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Cadillac‘s long awaited XTS flagship has been officially revealed with a whole suite of technology features that should help it establish a niche among buyers interested in more than just rear-drive handling dynamics.
The XTS is based on a front-drive architecture, a move that has come under fire among some critics as counter-productive, considering that rear-drive is a supposed hallmark of prestige employed by European and Asian rivals. With the XTS, Cadillac has chosen to use a Haldex all-wheel drive system, similar to brands like Audi and Volvo, which should match nicely with the direct-injected 3.6L V6, as well as provide a strong selling point in Snow Belt states.
On the performance side, the XTS will also employ a number of GM’s most advanced techologies, including Magnetic Ride Control, a rear air suspension, a HiPer Strut front suspension and Brembo brakes. Traditional large-sedan attributes have also been given sufficient attention – the XTS boasts 4 more inches of rear seat leg room and more trunk space than most German competitors – no doubt a way to position the XTS as a livery car as well.
As with most modern premium cars, the XTS places a heavy emphasis on both safety and technology, with the two themes interwoven in a variety of systems that Cadillac is heavily touting. The XTS will use a variety of radar sensors to control features like Adaptive Cruise Control (which can speed up or slow down the vehicle automatically), Front and Rear Automatic Brakes (which can bring the vehicle to a complete stop if necessary to prevent low-speed collisions) and Rear Cross Traffic Alert (which lets the driver know if there is pedestrian or vehicle traffic when backing out of a parking spot). The XTS will also have a vibrating alert placed in the front seat, which will allow the XTS to warn the driver of threats on either the left or right side that may be out of sight.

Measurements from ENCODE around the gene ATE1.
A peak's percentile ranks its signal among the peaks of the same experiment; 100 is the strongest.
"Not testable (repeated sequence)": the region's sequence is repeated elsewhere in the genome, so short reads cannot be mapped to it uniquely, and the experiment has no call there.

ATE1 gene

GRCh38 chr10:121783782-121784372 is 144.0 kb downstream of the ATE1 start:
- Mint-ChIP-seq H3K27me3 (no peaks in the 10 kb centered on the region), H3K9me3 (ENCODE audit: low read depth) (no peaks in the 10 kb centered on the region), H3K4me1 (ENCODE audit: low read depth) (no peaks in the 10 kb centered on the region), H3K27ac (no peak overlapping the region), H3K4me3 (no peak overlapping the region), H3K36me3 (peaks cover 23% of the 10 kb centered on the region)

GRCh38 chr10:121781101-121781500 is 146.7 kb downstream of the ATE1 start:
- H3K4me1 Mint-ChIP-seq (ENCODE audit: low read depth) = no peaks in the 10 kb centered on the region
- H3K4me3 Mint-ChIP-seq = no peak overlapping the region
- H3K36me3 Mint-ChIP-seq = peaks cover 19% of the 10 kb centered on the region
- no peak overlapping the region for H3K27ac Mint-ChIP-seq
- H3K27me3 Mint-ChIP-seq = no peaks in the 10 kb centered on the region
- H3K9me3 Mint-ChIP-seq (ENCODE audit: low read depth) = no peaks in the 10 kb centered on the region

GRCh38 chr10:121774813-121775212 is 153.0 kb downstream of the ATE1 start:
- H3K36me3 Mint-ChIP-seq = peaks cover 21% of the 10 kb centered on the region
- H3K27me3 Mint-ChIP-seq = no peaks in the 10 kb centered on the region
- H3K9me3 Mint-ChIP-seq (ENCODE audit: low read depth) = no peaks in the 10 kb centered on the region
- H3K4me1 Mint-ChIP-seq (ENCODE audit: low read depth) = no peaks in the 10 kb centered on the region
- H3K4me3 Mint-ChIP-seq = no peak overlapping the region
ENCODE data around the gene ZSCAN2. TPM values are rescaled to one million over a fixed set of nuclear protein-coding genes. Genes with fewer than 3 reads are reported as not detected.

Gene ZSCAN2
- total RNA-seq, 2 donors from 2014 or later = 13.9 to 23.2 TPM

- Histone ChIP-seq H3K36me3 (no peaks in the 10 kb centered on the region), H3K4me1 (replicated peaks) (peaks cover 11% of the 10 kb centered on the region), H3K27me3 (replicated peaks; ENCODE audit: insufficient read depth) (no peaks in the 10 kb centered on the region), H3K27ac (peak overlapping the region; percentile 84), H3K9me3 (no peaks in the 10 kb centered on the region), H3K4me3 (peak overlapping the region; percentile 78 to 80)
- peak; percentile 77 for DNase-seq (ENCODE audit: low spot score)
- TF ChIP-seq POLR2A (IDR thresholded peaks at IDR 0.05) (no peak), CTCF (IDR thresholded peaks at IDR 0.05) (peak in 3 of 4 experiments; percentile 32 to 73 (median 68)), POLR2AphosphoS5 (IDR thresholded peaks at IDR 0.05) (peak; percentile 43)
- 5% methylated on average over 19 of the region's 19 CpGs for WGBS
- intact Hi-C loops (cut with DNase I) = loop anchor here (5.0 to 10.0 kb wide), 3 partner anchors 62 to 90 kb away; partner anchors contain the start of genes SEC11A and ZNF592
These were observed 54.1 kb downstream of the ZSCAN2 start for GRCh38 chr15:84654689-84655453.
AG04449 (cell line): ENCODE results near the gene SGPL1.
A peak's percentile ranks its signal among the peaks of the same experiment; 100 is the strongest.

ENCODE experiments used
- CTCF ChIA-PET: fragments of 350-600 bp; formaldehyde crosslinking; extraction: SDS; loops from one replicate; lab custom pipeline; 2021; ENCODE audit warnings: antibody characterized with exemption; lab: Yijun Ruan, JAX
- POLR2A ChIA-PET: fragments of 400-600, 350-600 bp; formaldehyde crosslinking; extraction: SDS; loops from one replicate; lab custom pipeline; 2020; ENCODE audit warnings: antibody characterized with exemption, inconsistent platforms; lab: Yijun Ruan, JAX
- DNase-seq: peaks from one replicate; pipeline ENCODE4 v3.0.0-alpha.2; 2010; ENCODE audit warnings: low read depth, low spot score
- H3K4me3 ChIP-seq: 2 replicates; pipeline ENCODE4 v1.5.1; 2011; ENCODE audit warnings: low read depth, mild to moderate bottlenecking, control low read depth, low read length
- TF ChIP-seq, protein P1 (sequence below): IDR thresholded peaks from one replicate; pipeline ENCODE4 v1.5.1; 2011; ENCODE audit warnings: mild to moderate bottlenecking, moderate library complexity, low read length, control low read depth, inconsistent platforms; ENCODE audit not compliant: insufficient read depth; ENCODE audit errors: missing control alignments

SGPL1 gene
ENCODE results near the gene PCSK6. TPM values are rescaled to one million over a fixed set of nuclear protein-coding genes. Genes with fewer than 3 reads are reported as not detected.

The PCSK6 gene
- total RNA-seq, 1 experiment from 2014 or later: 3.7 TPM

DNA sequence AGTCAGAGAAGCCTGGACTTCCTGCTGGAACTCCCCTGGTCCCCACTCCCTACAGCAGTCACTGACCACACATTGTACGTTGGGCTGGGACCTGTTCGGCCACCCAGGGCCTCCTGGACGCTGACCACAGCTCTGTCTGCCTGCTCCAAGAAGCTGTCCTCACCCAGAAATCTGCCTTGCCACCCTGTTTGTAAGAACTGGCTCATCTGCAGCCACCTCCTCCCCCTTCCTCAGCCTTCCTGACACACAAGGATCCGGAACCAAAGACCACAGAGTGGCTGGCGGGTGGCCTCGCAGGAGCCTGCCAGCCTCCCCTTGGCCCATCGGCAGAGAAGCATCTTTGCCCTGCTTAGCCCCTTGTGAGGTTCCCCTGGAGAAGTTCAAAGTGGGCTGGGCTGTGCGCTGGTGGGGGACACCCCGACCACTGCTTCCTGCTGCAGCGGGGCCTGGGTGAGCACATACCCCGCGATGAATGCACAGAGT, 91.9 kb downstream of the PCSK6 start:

Other safety features like a Blind Spot warning system and a Lane Departure warning system will be made available, as well as 10 standard airbags. Cadillac’s CUE infotainment system will make its debut on the XTS, with an 8-inch screen that is said to offer an iPhone-like touch screen interface. An LCD instrument panel that can be completely customized will also be available, and is said to be an industry first.
GALLERY: 2013 Cadillac XTS
Check back later as AutoGuide brings you live shots of the Cadillac XTS at its live reveal at the Los Angeles Auto Show.
The press release for Nissan‘s Ellure concept invokes the name of the sacred Datsun 510, but while the 510 was a diminutive, boxy sports sedan, the Ellure is swoopy and muscular, like a futuristic Maxima.
With a front end supposedly inspired by the formal coat worn by Samurai, Nissan asserts that the Ellure makes no attempt to hide its “sedan-ness”, mentioning that they expect this body style to be the core of their future product lineup.
“When all is said and done, the sedan will always be core to the Nissan product portfolio. Our goal is to rejuvenate the sedan’s attractiveness to buyers who might have migrated to other segments, or who are coming reluctantly into the category,” said Nissan Senior VP Shiro Nakamura. “By respecting its strengths, while recognizing that emotion is as critical as function, Ellure could well be the wave, or more correctly the ‘shock wave,’ of future sedans.”
Naturally, the Ellure is a hybrid that uses a supercharged 2.5L four-cylinder, a CVT transmission and a 25kw electric motor.
GALLERY: Nissan Ellure Concept
See video of the Ellure’s debut at the LA Auto Show after the jump: